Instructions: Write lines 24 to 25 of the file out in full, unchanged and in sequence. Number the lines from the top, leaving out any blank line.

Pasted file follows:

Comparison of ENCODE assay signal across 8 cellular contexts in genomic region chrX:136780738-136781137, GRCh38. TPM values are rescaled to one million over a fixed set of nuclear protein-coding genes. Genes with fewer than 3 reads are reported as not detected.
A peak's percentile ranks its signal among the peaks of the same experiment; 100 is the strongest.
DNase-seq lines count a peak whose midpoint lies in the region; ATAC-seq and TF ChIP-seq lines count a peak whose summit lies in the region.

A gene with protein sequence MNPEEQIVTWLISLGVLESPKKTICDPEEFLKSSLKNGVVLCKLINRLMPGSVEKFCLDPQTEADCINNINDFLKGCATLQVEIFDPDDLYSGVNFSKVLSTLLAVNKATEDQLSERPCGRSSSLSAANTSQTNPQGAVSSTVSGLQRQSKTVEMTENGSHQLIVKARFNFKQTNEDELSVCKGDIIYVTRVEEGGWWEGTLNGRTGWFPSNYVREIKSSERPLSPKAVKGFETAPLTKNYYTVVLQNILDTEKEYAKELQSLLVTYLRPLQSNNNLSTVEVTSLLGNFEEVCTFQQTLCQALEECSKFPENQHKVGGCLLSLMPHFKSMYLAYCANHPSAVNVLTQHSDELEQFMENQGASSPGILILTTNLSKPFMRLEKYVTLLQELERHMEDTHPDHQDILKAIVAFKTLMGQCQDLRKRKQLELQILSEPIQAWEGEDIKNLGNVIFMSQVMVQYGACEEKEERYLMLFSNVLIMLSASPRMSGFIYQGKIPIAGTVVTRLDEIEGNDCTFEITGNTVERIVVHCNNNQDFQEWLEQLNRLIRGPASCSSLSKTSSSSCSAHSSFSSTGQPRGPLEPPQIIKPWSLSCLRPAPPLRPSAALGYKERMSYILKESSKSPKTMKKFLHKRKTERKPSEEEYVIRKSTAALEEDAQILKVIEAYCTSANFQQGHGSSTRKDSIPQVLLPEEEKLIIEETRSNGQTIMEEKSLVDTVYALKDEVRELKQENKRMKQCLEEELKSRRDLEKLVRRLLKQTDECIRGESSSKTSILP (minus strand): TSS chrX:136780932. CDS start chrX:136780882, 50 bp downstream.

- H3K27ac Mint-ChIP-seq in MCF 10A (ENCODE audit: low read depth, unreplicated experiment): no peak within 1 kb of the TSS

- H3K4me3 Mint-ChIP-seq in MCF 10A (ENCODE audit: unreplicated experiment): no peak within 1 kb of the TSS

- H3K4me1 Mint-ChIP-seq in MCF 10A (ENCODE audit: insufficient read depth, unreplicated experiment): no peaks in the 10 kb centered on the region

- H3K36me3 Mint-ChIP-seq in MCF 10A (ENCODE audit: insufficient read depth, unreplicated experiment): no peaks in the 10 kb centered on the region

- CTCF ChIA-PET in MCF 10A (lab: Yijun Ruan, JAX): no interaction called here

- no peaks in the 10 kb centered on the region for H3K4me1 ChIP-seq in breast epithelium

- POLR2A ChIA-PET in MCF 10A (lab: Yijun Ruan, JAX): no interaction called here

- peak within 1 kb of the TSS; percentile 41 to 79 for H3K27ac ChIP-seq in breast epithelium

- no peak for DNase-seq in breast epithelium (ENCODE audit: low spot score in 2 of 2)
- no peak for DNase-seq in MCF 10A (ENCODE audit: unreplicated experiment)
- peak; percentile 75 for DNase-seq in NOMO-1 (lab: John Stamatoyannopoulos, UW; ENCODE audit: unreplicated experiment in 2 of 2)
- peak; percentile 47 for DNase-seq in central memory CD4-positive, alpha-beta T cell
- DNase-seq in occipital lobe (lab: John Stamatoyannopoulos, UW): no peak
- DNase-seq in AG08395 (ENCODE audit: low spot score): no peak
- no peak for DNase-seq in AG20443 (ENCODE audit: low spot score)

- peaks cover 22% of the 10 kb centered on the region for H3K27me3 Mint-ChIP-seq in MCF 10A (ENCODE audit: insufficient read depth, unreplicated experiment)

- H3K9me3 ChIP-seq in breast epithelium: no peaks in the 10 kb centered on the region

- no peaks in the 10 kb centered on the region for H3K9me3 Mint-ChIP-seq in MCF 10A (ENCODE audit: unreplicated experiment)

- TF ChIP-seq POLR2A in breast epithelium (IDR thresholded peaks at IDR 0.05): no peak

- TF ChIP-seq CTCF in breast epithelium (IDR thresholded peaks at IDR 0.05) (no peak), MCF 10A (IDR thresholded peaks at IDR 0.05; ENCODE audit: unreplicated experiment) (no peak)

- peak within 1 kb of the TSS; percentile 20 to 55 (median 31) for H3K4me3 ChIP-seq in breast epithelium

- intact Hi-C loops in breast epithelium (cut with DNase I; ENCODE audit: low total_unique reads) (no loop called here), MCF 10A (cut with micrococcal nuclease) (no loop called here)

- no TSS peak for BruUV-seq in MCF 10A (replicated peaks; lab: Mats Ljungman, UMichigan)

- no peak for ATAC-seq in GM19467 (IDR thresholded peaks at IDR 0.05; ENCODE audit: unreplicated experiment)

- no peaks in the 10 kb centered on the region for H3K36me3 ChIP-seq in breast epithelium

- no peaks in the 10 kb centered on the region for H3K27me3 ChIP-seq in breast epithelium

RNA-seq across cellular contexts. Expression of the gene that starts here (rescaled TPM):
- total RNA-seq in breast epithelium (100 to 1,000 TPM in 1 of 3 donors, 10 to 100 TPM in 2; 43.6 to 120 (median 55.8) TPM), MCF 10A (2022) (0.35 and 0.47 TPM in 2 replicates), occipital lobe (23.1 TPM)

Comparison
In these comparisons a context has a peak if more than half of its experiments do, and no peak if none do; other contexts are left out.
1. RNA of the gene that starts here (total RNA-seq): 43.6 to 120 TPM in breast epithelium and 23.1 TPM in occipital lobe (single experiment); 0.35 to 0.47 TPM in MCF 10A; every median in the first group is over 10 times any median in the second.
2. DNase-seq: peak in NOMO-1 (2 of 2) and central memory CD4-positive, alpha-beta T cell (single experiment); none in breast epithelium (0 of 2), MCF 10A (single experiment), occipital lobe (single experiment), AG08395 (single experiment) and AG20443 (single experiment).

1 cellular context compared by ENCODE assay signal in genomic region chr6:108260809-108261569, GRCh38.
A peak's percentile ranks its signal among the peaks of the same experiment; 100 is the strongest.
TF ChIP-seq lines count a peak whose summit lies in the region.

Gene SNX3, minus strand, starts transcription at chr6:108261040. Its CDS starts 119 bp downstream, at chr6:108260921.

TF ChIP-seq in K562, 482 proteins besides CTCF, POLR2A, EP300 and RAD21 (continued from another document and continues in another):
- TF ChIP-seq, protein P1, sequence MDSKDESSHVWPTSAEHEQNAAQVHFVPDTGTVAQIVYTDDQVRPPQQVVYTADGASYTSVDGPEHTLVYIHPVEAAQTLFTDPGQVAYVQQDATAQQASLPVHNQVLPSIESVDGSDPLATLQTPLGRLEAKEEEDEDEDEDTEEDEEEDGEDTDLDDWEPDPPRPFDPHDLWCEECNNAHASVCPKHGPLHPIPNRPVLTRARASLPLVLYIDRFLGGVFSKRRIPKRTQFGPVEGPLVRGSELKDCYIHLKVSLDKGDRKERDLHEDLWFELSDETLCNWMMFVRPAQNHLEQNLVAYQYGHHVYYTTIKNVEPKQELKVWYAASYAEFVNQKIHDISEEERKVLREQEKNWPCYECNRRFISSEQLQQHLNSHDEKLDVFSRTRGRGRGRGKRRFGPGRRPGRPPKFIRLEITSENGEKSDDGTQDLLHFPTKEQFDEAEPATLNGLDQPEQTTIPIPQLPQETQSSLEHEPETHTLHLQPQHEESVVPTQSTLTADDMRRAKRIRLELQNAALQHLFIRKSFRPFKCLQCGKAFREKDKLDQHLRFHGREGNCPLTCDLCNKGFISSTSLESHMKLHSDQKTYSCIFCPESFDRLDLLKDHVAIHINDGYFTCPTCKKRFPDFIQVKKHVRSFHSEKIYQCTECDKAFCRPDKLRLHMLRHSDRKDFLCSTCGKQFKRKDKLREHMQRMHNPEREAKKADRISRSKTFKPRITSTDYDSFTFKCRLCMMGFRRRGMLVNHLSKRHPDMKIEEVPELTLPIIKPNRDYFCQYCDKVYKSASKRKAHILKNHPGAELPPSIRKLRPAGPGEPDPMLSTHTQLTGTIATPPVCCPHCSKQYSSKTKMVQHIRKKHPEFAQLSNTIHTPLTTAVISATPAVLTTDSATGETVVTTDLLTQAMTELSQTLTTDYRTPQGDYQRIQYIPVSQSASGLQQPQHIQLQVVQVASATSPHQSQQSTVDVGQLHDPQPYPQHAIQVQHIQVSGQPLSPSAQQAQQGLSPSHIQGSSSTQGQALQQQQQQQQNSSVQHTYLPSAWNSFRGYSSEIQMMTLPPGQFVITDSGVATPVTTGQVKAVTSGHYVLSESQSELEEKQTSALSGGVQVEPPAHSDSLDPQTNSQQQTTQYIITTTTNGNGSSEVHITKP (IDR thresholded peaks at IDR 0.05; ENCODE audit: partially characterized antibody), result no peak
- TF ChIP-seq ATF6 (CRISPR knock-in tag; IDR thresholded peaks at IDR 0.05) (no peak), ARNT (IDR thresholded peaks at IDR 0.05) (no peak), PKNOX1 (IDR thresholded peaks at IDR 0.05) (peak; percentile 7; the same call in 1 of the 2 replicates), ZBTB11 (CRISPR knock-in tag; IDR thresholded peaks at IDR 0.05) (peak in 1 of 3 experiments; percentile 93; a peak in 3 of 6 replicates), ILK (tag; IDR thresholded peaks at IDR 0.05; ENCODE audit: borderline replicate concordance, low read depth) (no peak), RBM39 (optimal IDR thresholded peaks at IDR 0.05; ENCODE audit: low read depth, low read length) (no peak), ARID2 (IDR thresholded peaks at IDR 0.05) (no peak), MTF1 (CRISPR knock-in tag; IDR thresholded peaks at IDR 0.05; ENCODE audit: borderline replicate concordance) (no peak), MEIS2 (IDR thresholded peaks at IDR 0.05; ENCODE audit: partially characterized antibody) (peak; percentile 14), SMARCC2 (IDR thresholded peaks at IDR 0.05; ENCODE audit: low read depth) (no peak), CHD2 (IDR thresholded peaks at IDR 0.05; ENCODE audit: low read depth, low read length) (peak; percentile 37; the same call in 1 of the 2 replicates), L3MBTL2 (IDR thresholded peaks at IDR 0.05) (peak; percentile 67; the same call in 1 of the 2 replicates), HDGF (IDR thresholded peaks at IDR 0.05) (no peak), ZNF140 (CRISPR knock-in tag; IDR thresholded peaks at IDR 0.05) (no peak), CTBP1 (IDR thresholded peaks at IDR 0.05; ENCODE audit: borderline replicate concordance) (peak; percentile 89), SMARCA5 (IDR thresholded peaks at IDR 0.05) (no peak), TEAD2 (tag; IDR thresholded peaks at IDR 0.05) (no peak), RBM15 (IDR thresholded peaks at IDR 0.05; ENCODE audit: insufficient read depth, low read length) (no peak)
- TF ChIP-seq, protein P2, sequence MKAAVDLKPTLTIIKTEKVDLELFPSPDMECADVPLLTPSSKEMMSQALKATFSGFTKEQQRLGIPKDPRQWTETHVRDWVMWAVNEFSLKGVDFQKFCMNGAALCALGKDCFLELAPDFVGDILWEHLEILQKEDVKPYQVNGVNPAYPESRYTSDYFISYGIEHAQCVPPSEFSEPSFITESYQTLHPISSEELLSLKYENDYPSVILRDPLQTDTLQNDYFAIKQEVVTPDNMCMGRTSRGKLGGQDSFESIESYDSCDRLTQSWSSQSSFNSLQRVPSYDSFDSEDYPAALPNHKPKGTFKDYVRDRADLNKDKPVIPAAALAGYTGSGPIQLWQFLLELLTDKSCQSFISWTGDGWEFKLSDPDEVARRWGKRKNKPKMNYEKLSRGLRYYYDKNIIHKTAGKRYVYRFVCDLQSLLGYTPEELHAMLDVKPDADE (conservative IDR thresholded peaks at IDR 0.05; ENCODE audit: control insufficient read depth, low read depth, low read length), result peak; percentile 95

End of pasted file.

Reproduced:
- TF ChIP-seq CTCF in breast epithelium (IDR thresholded peaks at IDR 0.05) (no peak), MCF 10A (IDR thresholded peaks at IDR 0.05; ENCODE audit: unreplicated experiment) (no peak)

- peak within 1 kb of the TSS; percentile 20 to 55 (median 31) for H3K4me3 ChIP-seq in breast epithelium